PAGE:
Full Report

16 June 2006
Two Little Egrets were feeding on the mud and water edge as the tide came in on Kingston Beach.
The Edible Crab Cancer pagurus, Spiny Spider Crabs Maja squinado, and Velvet Swimming Crabs Necora puber, collected for Adur World Oceans Day were returned to the sea.

15 June 2006
The River Walks TV company with Charlie Dimmick filmed on Lancing beach (at the Shoreham end near Widewater), referred to as Shoreham-by-Sea, featured shrimping with Peter Talbot-Elsden (British Marine Life Study Society).

The documentary focuses on the River Adur and will be broadcast in October 2006.

10 June 2006

Photograph by Andy Horton

Adur was one of the UK leaders in presenting an environmental exhibition of World Oceans Day on Coronation Green, Shoreham, as part of the Adur Festival.

Adur World Oceans Day 2006 was bathed in a heatwave, but the show was over before the warmest day of the year so far was recorded as the air temperature measured 25.8 ºC at 5:40 pm. The crowds were concentrated in the morning because of the dubious alternative afternoon attraction of England versus Paraguay in the World Cup 2006
Len Nevell with the Spiny Spider Crab John Knight and Kathy Eels on the Strandline Table

Len and Wayne Nevell and Samantha (British Marine Life Study Society), and Marc Abraham (PETS) presented the lobster and large crustacean display, Andy Horton (BMLSS) with the rockpool aquaria, John Knight and Kathy Eels (West Sussex County Council Rural Strategy Unit) with the strandline display, David and Marion Wood (FOWL) with the shingle flora photographs, Dee Christensen (Nature Coast Project) with the help of the Beach Wardens, Steve Savage (Sea Watch Foundation) dolphins exhibit and ORCA (Organisation Cetacea), the national cetacean group based in Newcastle-upon-Tyne.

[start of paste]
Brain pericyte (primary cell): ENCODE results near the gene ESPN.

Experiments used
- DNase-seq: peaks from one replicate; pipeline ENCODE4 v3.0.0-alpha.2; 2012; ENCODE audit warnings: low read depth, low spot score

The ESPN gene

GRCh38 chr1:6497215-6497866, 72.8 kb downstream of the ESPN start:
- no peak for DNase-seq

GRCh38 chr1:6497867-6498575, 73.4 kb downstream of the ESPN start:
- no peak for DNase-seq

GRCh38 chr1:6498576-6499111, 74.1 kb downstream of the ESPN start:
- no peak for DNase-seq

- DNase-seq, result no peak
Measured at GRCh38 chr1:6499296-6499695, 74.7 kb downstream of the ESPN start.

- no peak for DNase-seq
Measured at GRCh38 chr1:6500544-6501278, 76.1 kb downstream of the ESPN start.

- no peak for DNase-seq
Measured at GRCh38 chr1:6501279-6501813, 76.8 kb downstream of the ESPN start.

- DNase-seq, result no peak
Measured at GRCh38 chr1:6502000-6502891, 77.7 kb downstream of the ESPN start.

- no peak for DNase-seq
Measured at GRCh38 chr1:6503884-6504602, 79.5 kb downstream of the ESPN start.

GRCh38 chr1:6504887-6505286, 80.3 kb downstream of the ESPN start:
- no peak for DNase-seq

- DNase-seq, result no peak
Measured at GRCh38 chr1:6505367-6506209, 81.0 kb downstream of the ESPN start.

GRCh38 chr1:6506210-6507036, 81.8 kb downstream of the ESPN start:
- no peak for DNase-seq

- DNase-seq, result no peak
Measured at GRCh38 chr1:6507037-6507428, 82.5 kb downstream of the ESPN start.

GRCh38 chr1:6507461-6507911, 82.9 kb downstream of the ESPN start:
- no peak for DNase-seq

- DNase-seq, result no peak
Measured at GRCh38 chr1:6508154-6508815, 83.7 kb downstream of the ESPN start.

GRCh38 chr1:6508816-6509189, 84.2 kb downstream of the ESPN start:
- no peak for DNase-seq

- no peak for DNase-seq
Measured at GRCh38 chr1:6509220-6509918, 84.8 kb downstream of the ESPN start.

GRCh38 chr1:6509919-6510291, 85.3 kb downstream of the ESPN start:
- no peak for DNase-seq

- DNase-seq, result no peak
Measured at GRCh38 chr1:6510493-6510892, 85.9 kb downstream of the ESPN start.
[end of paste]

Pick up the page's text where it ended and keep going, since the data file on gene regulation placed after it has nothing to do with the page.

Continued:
Images 2006

Shoreham Beach Nature Reserve was declared at Adur World Oceans Day 2006.

8 June 2006
By Lancing Yacht Club the Mackerel were jumping out of the shallow water and thousands of very small fish from 25 mm long were stranded all over the pebbled beach

   Report by Pat Bond (Duke of Wellington PH)

1 June 2006
A Worm Pipefish, Nerophis lumbriciformis, was discovered underneath a large rock on Kingston Beach, the first discovered in this location. This fish is unusual (scarce or rare) from the Sussex coast. It is the only the second one I have discovered, the previous one was found at Worthing six years ago. 

This elongate fish is very easily hidden and may occur more often than it is found. On a 1.4 metre low tide, the shallow seas fauna showed more variety than expected with Sea Gooseberries transparent in the sea and only noticed when they appeared like globules in the prawn net and one small shoal of Pollack fry numbering about fifty and each small fish only 34 mm long. 
Full Report

BMLSS Pipefish
Marine Life of Sussex

31 May 2006
Solenette Diogenes Hermit Crabs

One day later, the junior shrimp net was repaired with a bolt and a wing-nut and there were over a hundred Brown Shrimps off Lancing beach (east Widewater), a handful of South-clawed Hermit Crabs, Diogenes pugilator and a colourful Little Cuttle Sepiola, a small Solenette Buglossidium luteum and flatfish fry.

British Marine Wildlife Gallery (flickr)

30 May 2006
My junior (metre wide) shrimp net broke under the weight of loose mixed seaweed off Lancing beach (east Widewater) and there were just two Brown Shrimps, an isopod and a South-clawed Hermit Crab, Diogenes pugilator.